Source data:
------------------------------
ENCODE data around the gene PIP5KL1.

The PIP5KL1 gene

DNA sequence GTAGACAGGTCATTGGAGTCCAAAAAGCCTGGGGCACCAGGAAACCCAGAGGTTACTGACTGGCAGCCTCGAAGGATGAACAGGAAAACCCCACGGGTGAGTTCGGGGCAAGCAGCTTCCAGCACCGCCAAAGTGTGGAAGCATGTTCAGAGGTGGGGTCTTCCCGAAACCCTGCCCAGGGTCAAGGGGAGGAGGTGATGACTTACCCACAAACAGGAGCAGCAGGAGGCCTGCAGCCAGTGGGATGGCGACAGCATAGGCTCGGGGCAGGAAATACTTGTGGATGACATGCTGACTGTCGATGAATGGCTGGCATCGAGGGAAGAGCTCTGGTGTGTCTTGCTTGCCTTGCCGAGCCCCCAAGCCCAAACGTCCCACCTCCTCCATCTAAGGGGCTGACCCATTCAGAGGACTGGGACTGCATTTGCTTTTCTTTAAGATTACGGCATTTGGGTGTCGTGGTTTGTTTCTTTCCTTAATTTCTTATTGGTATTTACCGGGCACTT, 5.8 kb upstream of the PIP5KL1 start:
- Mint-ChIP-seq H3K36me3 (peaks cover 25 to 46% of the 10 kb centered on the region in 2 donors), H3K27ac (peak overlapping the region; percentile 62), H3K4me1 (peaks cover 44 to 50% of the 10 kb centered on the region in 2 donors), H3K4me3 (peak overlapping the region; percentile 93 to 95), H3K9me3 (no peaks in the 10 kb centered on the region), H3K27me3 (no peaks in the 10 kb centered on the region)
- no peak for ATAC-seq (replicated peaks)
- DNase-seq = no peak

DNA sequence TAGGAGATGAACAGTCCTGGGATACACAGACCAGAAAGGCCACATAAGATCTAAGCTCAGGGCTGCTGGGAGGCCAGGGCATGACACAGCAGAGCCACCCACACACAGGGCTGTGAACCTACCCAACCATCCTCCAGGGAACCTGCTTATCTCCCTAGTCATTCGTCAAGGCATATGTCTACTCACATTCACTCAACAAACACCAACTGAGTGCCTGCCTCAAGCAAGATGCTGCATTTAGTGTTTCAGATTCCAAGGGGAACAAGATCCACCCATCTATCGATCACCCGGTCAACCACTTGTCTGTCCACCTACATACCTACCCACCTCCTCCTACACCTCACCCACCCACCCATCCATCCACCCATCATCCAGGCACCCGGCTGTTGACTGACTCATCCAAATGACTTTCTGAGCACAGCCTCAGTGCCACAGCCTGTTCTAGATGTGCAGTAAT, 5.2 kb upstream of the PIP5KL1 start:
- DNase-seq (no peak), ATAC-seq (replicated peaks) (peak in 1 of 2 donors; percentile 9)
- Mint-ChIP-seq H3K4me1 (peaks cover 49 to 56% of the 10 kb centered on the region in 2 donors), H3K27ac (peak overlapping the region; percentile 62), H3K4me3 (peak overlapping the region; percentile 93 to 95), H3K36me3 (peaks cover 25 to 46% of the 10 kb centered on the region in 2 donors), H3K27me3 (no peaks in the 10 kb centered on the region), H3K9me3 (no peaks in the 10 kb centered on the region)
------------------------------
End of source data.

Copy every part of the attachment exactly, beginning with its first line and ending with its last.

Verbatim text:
ENCODE data around the gene PIP5KL1.

The PIP5KL1 gene

DNA sequence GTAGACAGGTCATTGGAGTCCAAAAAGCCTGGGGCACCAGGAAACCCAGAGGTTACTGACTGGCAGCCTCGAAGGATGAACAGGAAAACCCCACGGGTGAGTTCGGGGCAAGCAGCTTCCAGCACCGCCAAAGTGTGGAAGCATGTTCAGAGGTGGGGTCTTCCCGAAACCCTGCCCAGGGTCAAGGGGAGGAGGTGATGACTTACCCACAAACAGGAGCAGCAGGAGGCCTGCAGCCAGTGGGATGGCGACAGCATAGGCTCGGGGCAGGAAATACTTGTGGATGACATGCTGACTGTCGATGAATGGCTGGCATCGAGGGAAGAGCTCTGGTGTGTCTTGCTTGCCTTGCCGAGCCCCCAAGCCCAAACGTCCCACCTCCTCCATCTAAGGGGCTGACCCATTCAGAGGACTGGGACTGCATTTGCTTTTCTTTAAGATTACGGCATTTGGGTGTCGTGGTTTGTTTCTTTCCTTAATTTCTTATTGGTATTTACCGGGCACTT, 5.8 kb upstream of the PIP5KL1 start:
- Mint-ChIP-seq H3K36me3 (peaks cover 25 to 46% of the 10 kb centered on the region in 2 donors), H3K27ac (peak overlapping the region; percentile 62), H3K4me1 (peaks cover 44 to 50% of the 10 kb centered on the region in 2 donors), H3K4me3 (peak overlapping the region; percentile 93 to 95), H3K9me3 (no peaks in the 10 kb centered on the region), H3K27me3 (no peaks in the 10 kb centered on the region)
- no peak for ATAC-seq (replicated peaks)
- DNase-seq = no peak

DNA sequence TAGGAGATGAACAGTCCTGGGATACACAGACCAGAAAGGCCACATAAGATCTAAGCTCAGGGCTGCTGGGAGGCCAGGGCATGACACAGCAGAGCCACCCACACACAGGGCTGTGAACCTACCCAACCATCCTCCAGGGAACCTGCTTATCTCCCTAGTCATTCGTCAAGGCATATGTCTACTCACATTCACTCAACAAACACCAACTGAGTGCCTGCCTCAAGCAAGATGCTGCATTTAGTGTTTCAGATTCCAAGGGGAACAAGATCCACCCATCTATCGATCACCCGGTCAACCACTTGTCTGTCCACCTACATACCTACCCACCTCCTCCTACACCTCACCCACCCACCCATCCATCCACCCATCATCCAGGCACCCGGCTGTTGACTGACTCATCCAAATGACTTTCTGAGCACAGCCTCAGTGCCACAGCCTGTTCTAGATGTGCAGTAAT, 5.2 kb upstream of the PIP5KL1 start:
- DNase-seq (no peak), ATAC-seq (replicated peaks) (peak in 1 of 2 donors; percentile 9)
- Mint-ChIP-seq H3K4me1 (peaks cover 49 to 56% of the 10 kb centered on the region in 2 donors), H3K27ac (peak overlapping the region; percentile 62), H3K4me3 (peak overlapping the region; percentile 93 to 95), H3K36me3 (peaks cover 25 to 46% of the 10 kb centered on the region in 2 donors), H3K27me3 (no peaks in the 10 kb centered on the region), H3K9me3 (no peaks in the 10 kb centered on the region)